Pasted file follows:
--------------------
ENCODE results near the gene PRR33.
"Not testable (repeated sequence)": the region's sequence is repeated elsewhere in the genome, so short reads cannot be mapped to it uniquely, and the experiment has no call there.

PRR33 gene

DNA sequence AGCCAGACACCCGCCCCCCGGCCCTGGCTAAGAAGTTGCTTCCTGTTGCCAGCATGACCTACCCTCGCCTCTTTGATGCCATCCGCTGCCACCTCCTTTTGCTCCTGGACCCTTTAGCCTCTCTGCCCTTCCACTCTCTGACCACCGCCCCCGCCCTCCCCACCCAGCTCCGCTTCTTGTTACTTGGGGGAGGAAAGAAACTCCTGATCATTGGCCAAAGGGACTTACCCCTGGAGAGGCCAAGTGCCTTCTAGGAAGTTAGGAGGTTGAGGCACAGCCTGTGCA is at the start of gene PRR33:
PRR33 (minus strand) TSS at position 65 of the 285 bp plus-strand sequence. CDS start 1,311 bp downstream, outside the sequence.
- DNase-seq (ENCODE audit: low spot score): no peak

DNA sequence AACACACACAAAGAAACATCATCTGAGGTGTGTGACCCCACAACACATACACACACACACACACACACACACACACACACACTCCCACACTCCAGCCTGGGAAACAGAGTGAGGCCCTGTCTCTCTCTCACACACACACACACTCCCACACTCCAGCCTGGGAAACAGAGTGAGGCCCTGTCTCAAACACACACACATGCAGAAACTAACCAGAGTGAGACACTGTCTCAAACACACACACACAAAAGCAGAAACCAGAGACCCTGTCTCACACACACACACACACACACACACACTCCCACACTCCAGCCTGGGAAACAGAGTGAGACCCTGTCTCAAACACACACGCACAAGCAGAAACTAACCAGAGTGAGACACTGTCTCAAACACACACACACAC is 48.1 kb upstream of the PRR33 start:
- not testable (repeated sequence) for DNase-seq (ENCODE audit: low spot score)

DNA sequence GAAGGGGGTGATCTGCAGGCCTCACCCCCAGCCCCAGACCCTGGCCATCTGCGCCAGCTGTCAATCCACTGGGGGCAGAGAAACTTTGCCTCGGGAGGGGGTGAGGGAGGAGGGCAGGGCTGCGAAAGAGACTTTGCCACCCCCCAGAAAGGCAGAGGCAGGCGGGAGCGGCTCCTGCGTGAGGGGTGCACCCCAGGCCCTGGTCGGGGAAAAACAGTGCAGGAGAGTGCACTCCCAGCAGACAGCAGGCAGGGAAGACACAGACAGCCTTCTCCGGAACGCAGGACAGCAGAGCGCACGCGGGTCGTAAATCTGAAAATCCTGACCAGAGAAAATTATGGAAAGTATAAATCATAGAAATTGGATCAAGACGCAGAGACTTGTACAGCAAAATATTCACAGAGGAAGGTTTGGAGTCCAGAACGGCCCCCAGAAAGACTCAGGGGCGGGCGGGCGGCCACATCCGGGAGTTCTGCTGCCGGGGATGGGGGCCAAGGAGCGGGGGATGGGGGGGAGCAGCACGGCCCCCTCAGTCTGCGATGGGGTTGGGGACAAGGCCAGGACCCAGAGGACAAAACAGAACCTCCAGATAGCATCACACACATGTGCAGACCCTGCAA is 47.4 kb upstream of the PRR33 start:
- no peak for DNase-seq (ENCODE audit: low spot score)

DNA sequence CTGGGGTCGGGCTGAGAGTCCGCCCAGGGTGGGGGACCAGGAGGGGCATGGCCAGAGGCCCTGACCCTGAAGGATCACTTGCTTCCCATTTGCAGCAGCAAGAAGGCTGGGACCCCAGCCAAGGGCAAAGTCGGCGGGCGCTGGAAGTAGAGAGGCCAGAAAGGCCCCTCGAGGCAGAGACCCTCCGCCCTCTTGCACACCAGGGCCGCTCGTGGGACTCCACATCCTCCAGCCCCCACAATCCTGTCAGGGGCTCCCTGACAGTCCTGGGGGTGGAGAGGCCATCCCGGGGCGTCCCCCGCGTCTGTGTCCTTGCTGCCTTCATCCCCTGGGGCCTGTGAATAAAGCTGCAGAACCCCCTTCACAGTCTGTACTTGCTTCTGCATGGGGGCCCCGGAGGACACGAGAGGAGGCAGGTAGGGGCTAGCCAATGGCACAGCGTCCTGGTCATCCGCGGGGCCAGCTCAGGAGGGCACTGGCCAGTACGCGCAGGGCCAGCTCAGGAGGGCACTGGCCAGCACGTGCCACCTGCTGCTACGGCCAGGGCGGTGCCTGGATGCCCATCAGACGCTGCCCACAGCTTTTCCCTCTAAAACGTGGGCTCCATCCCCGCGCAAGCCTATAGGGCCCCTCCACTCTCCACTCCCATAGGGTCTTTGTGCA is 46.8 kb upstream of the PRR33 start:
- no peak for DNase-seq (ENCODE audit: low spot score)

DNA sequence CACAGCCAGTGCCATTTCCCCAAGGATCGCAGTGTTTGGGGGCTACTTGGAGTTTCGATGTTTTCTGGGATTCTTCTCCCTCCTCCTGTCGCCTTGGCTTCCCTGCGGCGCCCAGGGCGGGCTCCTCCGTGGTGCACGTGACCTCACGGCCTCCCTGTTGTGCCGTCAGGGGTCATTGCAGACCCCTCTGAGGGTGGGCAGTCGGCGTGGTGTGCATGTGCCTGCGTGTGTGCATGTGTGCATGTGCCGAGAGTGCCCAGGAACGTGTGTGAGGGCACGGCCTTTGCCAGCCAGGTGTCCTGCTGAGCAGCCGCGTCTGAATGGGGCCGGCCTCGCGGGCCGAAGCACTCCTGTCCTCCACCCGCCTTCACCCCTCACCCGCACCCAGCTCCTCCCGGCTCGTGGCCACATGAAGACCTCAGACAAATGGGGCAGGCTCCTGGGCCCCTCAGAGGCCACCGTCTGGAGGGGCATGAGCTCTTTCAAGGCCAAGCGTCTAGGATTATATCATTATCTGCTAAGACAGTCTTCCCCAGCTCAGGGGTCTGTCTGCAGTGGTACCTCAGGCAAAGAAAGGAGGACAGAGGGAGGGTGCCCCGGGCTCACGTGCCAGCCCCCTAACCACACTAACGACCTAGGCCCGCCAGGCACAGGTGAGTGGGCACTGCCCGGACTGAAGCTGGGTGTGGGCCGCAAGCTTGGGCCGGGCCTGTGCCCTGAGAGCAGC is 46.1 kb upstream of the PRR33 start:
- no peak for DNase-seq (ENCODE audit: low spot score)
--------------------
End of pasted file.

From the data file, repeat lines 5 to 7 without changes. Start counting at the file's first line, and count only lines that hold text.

PRR33 (minus strand) TSS at position 65 of the 285 bp plus-strand sequence. CDS start 1,311 bp downstream, outside the sequence.
- DNase-seq (ENCODE audit: low spot score): no peak

DNA sequence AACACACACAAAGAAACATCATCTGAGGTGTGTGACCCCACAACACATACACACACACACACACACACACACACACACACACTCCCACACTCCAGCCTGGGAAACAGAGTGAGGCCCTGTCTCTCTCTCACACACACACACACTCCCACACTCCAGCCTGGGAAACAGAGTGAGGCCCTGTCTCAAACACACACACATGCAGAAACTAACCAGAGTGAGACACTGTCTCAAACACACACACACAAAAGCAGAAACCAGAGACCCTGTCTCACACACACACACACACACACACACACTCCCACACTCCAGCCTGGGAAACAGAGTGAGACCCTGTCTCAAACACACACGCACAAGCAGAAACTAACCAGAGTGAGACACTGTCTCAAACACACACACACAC is 48.1 kb upstream of the PRR33 start: